Different precautions need to be taken after cancer treatment is finished. Luckily, some women do not need to worry about one diagnostic procedure: mammograms. It all depends on the kind of treatment that was done. Getting a mammogram after radiation is different from getting one done after surgery. This is how mammograms need to be approached after already handling breast cancer once before.
After a mastectomy
If you’ve had a subcutaneous mastectomy– where most of the breast tissue is taken out, but skin and the nipple are preserved- mammograms are necessary. However, annual mammograms often aren’t needed on certain single and bilateral mastectomies. It depends on how much tissue is left. Sometimes, cancer can grow on this remaining tissue, known as chest wall recurrence. This recurring cancer most often appears one to two years after the mastectomy. It is best to speak with your doctor about their recommendations going forward.
After a lumpectomy
Much like subcutaneous mastectomies, lumpectomies have leftover tissue that should be examined regularly through mammograms. A mammogram of the affected breast is usually taken about 6 to 12 months after healing from the surgery. 6 months after that, both breasts are examined with mammography. Depending on your unique situation, your doctor may require a one every 6 months or just annually.
Radiation is very often used after lumpectomy surgeries, but it can change what the breast tissue looks like drastically. So, it’s important to get these “baseline” images so that the doctor can see what is considered normal after radiation.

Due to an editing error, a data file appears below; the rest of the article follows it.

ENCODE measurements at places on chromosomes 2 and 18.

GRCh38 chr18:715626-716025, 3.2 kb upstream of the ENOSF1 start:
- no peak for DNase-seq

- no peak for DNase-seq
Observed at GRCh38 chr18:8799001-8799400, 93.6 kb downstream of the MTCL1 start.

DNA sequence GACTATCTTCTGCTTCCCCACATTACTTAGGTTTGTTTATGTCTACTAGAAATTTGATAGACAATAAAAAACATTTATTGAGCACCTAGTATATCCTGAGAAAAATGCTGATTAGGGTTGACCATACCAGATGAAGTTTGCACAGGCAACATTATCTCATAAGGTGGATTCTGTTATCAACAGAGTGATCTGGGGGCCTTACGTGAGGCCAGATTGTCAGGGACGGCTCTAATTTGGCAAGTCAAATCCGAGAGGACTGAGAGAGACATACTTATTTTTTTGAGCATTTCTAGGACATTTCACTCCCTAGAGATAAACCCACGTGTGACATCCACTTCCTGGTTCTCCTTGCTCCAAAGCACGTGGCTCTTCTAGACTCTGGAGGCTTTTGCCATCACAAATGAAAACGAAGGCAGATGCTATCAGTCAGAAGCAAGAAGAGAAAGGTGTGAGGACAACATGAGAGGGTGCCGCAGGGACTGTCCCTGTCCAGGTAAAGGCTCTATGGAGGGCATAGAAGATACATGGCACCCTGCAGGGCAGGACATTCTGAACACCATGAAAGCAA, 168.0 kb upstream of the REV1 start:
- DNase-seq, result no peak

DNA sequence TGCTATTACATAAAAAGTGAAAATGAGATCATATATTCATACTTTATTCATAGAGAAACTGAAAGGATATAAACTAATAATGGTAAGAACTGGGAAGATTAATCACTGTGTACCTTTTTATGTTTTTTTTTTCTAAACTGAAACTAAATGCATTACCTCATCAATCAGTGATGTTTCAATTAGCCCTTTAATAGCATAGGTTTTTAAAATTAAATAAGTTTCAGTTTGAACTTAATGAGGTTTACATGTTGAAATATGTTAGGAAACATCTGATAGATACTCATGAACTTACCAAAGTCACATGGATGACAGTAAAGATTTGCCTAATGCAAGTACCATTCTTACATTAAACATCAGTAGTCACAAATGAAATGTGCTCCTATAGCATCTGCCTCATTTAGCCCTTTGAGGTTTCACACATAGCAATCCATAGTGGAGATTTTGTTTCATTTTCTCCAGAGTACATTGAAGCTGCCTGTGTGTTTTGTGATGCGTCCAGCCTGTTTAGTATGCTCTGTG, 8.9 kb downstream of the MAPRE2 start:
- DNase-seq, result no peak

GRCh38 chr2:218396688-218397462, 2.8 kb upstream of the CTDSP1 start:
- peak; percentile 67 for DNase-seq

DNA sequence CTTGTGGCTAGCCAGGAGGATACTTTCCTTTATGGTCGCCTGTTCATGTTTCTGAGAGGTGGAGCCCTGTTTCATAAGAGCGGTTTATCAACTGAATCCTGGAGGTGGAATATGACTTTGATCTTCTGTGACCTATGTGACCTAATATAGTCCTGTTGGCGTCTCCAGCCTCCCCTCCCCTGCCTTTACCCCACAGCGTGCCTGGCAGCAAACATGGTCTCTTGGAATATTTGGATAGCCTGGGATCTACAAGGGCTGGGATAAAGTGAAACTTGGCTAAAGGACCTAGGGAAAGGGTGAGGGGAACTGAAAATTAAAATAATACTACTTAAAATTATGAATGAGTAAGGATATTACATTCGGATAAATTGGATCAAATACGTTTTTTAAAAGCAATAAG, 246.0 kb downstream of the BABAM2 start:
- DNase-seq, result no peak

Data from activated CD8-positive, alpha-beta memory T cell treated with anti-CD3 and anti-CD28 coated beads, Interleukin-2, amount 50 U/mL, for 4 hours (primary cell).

After breast reconstruction
Reconstructed breasts often do not require mammography. There are exceptions for nipple-sparing mastectomies, if there is a visible abnormality, and if you’re at a high risk for cancer recurrence. Usually, any concerning lumps are examined with a mammogram and an ultrasound or MRI scan.
After saline or silicone implants
Mammography can’t pass through saline or silicone very well, but a process known as implant displacement can allow for better images. This is when a mammogram technician pushes the implant back towards the chest wall and brings the breast tissue forward. This can be rather uncomfortable if there is built-up scar tissue around the implants, but it’s typically much easier if the implants were placed behind the chest muscles. Sometimes, defective implants can rupture during a mammogram, so be sure to mention the fact that you have them when you get screened.
It’s important to remember that if you’ve dealt with breast cancer before, there is a higher likelihood of developing it again, so be sure to keep up with your mammograms! Still, remember that many lumps after treatment are not breast cancer and are completely benign. Every situation is different, so talk to your doctor about what they think is necessary.